WHY TO SHT'X 11ANISTERS. If we expect to avoid coming in con tact with aJI sorts of dreaded disease germs, wo should avoid catching hold of the stair banister on the stairway where people of every walk of life .ire passing hourly. We naturally slide our hand up or down the banister as u means of support or protection, but by so doing we are placing ourselves in much greater d-.'Sigor. Caretakers of : I! public buildings should bo couipell.d to keep the stair banister as clean as possible. A carbolic wash or other nntcscptic should be- / used. In school buildings the stairways should be made in such a manner as to avoid the banister. Iron railings or banisters are more sanitary than wooden ones, and easier to keep clean. Brass ones are worse than wood. Lifts hare killed a few people, but at the same timo they have saved the lives of thousands in permitting peoplo to go up and down in great structures without being almost compelled to run thoir hands through a coat of disease aorms.
A NEW BULLET. [Newspaper Article] — Stawell News and Pleasant Creek Chronicle — 14 February 1914
| A NEW BULLET, i A. M. Rogozea, a Spaniard, claims to have invented a marvellous new bullet, destined to revolutionise the art of warfare; for, fired from an old smooth-bored gun of 1830 pattern, with a charge of but nine grammes of powder, it can destroy walls or houses at a distance of 1200 yards, or, dis charged from a modern rifle, at a dis tance of over 3000 yards. The bul let is 7 inches long, pointed like an arrow, and weighs some 7oz. It is rather a diminutive shell than a bul let. One of its many qualities is that, though fired with black powder, not the faintest breath of smoke is sues from the gun at its discharge. There are no flames. The bullet proceeds even from a smooth-bore gun in a straight line not in a series of loops as it apparently ought to do according to the laws of "bal'stics." M. Rogozea has also another fusee bullet, which explodes in the air, and . ; sets, or ought to set, a hostile dirig j ible on lire.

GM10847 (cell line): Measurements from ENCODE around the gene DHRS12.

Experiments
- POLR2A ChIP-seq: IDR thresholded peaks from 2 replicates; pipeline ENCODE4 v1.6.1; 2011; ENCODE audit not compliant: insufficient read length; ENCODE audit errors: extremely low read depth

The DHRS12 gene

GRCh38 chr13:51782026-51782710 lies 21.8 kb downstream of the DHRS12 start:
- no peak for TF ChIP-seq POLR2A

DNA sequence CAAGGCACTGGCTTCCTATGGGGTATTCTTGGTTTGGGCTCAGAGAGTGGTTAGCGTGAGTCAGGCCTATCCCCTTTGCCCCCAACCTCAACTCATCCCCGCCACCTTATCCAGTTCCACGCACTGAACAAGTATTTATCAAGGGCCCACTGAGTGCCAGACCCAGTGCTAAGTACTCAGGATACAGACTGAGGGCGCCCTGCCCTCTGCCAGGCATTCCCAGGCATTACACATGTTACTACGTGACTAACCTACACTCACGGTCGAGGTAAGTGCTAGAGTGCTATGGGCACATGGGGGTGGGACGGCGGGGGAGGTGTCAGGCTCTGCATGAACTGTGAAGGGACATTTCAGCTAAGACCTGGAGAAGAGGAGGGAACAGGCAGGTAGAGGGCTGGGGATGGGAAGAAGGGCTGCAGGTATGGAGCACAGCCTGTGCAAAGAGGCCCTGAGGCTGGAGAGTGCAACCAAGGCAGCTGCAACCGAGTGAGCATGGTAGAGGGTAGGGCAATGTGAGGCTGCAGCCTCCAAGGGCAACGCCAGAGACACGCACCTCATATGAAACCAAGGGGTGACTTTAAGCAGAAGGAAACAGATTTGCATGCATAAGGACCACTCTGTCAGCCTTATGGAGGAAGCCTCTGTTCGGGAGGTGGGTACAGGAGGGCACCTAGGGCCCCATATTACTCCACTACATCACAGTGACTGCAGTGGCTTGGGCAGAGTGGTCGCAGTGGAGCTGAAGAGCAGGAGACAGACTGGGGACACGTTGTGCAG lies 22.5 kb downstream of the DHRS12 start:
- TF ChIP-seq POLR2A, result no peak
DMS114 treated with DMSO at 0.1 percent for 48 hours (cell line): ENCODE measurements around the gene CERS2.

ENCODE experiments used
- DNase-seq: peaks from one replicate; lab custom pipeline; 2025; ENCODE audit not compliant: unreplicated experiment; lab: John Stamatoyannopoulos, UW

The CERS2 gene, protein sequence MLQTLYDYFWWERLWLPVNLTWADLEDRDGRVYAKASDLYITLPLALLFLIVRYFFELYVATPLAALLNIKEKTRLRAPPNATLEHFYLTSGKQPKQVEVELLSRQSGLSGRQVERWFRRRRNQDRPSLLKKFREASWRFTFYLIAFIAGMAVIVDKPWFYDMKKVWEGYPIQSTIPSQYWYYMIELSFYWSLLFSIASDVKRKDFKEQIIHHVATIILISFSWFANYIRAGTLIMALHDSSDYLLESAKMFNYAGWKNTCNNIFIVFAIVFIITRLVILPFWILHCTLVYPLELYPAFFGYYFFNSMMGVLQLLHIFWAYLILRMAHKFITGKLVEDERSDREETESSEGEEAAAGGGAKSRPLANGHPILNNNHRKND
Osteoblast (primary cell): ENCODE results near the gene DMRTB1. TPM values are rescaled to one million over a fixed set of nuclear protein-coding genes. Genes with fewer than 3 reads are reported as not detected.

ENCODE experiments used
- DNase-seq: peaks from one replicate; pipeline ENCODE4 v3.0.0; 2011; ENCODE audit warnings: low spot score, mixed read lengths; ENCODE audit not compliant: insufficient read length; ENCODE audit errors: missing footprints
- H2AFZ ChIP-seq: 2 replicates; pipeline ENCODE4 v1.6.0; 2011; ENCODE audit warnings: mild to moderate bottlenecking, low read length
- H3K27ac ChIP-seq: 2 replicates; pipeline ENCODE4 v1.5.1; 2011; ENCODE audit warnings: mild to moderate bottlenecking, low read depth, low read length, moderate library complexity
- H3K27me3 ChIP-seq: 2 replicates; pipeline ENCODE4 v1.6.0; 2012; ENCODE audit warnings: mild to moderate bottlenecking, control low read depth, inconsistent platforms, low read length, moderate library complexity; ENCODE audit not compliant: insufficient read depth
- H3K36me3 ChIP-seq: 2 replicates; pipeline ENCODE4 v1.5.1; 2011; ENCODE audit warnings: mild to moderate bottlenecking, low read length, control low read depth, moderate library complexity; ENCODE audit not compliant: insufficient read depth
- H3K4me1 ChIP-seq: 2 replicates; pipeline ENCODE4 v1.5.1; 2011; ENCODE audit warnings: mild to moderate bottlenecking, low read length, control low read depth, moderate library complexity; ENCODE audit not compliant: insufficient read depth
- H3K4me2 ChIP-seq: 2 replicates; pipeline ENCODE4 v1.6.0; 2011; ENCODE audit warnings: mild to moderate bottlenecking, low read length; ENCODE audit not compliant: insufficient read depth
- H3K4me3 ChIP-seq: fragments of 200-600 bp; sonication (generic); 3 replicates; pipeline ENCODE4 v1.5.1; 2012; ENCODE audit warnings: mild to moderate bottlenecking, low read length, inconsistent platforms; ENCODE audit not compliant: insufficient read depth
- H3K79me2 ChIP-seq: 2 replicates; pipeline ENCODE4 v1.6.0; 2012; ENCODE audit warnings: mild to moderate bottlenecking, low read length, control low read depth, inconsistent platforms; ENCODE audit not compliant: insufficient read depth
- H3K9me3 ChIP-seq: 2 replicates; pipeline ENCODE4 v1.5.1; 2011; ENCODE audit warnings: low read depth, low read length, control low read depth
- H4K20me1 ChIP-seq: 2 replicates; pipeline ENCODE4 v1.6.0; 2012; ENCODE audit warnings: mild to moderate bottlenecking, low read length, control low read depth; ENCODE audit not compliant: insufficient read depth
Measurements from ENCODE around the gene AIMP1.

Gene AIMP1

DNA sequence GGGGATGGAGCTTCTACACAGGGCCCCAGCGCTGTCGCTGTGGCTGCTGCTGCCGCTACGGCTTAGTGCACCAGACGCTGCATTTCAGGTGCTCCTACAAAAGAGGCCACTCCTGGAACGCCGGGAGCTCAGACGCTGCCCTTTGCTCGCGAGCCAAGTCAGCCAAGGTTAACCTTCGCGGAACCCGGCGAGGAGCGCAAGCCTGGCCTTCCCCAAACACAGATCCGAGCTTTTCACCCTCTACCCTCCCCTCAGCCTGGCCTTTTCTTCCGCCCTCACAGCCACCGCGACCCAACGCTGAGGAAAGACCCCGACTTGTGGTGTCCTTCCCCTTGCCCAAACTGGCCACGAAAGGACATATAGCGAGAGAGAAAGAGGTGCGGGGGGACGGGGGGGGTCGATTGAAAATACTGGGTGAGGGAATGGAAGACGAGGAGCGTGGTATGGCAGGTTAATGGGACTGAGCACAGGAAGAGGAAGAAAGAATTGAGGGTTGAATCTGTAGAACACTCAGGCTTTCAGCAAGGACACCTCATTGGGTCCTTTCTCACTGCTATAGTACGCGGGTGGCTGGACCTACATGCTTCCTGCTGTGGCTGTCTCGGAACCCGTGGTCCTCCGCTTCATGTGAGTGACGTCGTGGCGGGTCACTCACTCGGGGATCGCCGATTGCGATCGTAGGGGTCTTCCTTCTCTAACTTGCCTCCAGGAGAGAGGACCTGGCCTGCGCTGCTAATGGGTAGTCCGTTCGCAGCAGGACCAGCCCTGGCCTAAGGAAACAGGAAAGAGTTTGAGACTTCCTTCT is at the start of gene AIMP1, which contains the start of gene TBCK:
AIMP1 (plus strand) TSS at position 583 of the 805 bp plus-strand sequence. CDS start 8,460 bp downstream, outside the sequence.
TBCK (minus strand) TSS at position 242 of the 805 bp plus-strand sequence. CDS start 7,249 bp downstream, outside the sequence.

NEW, ODD, INTERESTING. [Newspaper Article] — Stawell News and Pleasant Creek Chronicle — 14 February 1914
NEW, ODD, INTERESTING I lie tluimb is strungcr than all the fingers together. The leaf of the pineapple plant can he wrought into a serviceable cloth. 1 he best marksmen arc usually those with grey or blue eyes. 1 he jaw of the shark furnishes the best watchmaker's oil. In each shark is found about half a pint. A well-proportioned man should weigh twenty-eight pounds for each foot of his height. Opals, when first taken from the mine, are so soft that they can be pickcd with the finger-nail. During tho last contury war caused tho death of ovor 30,000,000 civilisod men. A novel invention is a tiny electric lamp to be worn on their caps by bandsmen at night. It takes the constant labour of GO,000 people to malce matches for the world. Throughout the world blind men out-number blind women in the pro portion of two to one. During tiro last four years Sootland has lost 200,000 of its population as a rosult of emigration. A stone house is not so durable as one of brick. • A brick house, we...
FORTUNES IN SONGS. [Newspaper Article] — Stawell News and Pleasant Creek Chronicle — 14 February 1914